Cass Hebron, a freelance climate journalist, shares her career journey and advice.
1. Tell us a bit about the world of freelance journalism within the climate space. How did you end up writing about climate issues?
My journey into freelance communications began at university! I was studying Linguistics at the University of York, UK, and had vague plans of going into “something journalism-related” but like a lot of impending graduates, had no idea what I really wanted to do. At the same time, I was getting very interested in living a more sustainable life (an interest sparked by secondhand shopping!). I started an online student magazine called Wild about sustainability on a budget and it became my passion project. I spent as much time running it as on my degree!
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As graduation loomed, I finally connected the dots and realized I could use my writing and media skills to keep talking about climate issues. I applied to jobs at NGOs and eventually landed a position as a trainee at the Fair Trade Advocacy Office… in Brussels, Belgium. I had no real plans to leave the UK but the next thing I knew, I was two years deep into media work at EU NGOs. In 2021 I went freelance and have been doing that ever since!
2. What does your typical day-to-day look like?
Like many freelancers, there is no “typical” day as the projects I’m doing change frequently. I’ll give a snapshot of what my August has been like. I have about three projects on the go: a client I work with two days a week for ongoing communications support, a short-term project writing copy for a justice campaign website, and I’m writing up reports on a series of webinars about the energy crisis for another NGO. So I might start the day by addressing urgent emails (work inquiries, clients requesting updates, etc.) and then over the course of the day, I will switch between these three projects.
I also work remotely so usually by midday I’ll be out at a cafe or the local library to get a couple of focused hours of work done, then I’ll go back home to finish off the rest of the work and respond to a fresh batch of emails.
3. As a freelancer, how do you balance work and life?
I’m still figuring that out! I have the deadly combination of freelancing for my passion – climate justice – which makes it really hard to switch off, even if I’m not physically at my laptop. What I’ve started doing lately is giving myself a cut-off hour for sending emails and planning things that get me out of the house and have nothing to do with my work: swimming, walks, or calls with friends are all great for this. I’m also trying to get better at planning holidays in advance and recognizing that freelancing often means working longer than a typical employee (because you also have to do all the work of networking, budgeting, and self-promotion) and that should be compensated with proper breaks!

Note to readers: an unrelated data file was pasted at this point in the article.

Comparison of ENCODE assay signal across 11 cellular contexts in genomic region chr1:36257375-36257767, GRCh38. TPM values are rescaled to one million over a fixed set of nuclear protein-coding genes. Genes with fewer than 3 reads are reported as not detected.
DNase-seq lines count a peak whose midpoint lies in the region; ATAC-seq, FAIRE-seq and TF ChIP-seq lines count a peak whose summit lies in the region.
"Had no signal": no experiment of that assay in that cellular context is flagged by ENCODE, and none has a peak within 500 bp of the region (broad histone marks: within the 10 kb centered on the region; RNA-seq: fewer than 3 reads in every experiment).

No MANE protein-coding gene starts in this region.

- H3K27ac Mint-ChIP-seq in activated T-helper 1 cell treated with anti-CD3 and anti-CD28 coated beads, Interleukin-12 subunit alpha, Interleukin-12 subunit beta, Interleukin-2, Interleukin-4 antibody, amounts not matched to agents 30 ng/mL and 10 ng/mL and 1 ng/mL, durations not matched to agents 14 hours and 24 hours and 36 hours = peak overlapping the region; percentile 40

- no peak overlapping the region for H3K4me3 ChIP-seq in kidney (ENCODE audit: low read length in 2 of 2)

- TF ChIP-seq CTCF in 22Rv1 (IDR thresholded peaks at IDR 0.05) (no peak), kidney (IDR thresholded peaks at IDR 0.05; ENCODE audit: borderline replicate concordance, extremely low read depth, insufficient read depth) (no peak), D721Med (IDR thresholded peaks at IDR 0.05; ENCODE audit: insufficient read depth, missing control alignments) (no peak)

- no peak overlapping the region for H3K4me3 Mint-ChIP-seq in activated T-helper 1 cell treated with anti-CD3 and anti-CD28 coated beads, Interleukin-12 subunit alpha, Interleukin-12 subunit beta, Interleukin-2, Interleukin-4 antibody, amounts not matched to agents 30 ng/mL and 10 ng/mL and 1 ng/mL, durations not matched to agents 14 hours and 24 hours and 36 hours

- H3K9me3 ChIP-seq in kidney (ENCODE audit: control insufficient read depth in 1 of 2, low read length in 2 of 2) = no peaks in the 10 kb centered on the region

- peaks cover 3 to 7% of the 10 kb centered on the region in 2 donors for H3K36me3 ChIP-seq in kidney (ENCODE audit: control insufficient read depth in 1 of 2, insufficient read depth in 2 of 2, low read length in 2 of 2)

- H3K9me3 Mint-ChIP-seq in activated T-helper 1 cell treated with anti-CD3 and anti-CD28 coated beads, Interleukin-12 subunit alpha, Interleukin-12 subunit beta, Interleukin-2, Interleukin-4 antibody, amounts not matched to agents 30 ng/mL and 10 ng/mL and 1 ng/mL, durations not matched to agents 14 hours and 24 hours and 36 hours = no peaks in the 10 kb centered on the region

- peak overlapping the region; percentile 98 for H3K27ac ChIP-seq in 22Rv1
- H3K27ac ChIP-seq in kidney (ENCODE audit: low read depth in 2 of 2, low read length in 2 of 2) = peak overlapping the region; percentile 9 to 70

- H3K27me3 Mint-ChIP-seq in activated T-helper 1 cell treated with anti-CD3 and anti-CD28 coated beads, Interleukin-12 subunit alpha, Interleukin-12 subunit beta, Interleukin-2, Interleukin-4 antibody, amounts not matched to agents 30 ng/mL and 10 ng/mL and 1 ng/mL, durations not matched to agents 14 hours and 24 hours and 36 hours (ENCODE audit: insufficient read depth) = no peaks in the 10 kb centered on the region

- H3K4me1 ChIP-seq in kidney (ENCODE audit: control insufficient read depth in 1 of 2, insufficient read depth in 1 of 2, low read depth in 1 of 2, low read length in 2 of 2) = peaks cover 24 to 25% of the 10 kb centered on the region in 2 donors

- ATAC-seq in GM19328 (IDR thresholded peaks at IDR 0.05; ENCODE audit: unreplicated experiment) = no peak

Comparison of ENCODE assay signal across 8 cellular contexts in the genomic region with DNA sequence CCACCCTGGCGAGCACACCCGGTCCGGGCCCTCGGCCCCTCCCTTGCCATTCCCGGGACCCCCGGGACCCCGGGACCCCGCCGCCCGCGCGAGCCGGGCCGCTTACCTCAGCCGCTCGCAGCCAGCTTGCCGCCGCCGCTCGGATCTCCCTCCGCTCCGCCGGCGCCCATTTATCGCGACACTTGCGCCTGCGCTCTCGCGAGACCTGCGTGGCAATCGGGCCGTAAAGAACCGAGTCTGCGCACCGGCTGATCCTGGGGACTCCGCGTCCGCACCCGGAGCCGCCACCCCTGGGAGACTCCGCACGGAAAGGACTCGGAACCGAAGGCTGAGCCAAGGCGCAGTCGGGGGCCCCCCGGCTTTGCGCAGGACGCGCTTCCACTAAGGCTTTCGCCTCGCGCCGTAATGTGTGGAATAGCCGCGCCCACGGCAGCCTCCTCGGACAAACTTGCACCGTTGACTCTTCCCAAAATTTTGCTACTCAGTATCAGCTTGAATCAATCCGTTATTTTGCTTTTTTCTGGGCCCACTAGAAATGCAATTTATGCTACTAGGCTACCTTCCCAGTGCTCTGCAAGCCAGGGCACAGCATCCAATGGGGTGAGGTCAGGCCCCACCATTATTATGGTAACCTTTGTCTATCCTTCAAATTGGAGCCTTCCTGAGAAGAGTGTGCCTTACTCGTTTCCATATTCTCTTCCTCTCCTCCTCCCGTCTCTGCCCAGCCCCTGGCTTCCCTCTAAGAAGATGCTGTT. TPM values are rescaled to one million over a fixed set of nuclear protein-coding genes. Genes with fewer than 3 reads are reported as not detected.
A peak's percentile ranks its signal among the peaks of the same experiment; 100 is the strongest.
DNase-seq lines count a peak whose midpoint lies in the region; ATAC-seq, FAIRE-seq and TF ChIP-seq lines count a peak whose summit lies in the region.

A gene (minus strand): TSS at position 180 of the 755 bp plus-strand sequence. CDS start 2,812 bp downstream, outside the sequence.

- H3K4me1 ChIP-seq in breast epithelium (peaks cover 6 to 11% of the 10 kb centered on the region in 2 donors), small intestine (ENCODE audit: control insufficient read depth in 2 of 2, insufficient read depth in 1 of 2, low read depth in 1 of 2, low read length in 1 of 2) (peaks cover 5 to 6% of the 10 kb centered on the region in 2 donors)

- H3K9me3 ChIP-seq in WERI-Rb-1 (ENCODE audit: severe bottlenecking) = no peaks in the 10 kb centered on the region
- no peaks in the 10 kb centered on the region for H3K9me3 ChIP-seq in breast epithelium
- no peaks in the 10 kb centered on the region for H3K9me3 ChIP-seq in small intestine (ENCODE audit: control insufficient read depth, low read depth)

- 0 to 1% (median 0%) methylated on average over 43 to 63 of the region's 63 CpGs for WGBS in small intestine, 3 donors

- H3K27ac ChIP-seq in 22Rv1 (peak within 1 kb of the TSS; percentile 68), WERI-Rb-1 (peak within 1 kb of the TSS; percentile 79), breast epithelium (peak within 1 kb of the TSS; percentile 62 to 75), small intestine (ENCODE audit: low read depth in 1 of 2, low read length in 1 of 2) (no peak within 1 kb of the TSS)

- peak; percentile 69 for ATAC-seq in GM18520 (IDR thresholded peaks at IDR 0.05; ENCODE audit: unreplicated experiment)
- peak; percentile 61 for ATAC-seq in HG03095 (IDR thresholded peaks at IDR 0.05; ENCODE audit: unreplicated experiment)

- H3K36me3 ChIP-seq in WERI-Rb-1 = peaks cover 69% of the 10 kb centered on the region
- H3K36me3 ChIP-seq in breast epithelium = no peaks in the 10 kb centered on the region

4. What inspired you to start The Green Fix?
In 2020 during lockdown, I was working on the media team of an advocacy NGO focusing on the EU Green Deal and Covid recovery plans. At the same time, the news was all about rainforest fires in the Amazon. My friends and family were talking about how helpless they felt against these global issues. I realized there was a huge gap between what was happening at a political level, and what people outside of the ‘Brussels bubble’ were aware of. Political advocacy has a big transparency problem in communicating what is happening and how citizens can have a say in laws that affect them. So, in a bout of frustration, I started The Green Fix to bridge the gap and explain exactly how individuals can advocate for a sustainable world. Our influence does not begin and end at reusable cups!
5. How do you see the world of climate journalism evolving?
I see climate journalism changing fast already. Firstly, I see climate issues being gradually treated as less of a ‘niche’ beat and the recognition that the climate crisis actually impacts every other area of life and must be integrated into all news coverage. Second, the widespread use of social media – particularly Twitter – being used both for direct journalism from the ground and empowering citizens to write the story of what is happening in their local environments – but also the issue of social media sources being included in mainstream media without question.
One thing I don’t see yet that I hope will change is the growth of solutions-focused journalism across media outlets. Mainstream media are still reporting on climate disasters as if each is an individual catastrophe and opting for apocalyptic headlines that just fuel eco-anxiety and mental health problems. But there are so many incredible innovations and real solutions – not corporate pledges – that deserve media attention and that can push progress forward.
6. Anything else you’d like to add:
I would encourage all freelancers, even – or especially – those who don’t think they’re into climate stuff to still use their power to decide to use their skills for purpose-driven organizations either in their full-time job or spare time. It can feel like you don’t have the luxury of choosing your clients but my experience has been that being loud and clear about my ethical principles when choosing clients, is most effective in connecting me with organizations that I want to work for and that will treat me well, and that help the planet. So stand your ground!
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